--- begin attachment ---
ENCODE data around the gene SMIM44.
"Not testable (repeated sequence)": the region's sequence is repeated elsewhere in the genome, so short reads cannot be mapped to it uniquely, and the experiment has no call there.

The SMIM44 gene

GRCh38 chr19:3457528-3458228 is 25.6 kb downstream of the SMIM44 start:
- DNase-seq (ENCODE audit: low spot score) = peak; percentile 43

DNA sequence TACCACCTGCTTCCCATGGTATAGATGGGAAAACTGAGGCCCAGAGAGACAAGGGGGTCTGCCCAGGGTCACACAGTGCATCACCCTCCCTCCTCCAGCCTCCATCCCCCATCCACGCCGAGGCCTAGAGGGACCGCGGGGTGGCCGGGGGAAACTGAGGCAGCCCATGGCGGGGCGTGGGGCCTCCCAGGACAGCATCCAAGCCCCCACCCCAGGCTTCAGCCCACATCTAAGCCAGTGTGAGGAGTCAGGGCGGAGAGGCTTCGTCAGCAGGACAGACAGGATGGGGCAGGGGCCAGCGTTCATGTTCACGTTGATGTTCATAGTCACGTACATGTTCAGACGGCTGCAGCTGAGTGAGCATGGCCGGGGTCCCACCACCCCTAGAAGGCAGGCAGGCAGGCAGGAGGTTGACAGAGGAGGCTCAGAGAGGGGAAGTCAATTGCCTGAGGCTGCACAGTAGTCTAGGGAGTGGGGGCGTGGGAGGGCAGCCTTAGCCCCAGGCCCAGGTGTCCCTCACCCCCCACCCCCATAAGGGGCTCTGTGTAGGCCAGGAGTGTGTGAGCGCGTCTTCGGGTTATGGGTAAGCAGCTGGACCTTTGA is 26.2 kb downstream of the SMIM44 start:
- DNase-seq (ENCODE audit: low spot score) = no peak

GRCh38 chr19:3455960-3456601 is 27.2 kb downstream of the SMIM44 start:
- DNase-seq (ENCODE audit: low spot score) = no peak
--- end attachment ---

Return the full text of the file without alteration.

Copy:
ENCODE data around the gene SMIM44.
"Not testable (repeated sequence)": the region's sequence is repeated elsewhere in the genome, so short reads cannot be mapped to it uniquely, and the experiment has no call there.

The SMIM44 gene

GRCh38 chr19:3457528-3458228 is 25.6 kb downstream of the SMIM44 start:
- DNase-seq (ENCODE audit: low spot score) = peak; percentile 43

DNA sequence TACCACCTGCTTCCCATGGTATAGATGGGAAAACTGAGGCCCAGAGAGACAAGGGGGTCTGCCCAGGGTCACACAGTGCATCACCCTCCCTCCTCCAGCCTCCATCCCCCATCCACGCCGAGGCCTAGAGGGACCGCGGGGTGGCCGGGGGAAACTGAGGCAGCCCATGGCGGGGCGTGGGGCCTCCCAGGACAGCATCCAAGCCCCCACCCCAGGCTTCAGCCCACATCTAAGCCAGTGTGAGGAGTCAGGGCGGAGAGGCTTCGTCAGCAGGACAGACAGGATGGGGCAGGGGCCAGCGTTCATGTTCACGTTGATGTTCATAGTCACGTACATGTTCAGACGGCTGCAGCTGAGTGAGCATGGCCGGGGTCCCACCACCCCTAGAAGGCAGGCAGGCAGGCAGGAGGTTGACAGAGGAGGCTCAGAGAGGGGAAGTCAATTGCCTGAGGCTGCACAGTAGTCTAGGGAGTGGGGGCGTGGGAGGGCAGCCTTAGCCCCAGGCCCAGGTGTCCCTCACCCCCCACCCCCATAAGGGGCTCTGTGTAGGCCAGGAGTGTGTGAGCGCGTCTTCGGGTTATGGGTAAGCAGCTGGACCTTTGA is 26.2 kb downstream of the SMIM44 start:
- DNase-seq (ENCODE audit: low spot score) = no peak

GRCh38 chr19:3455960-3456601 is 27.2 kb downstream of the SMIM44 start:
- DNase-seq (ENCODE audit: low spot score) = no peak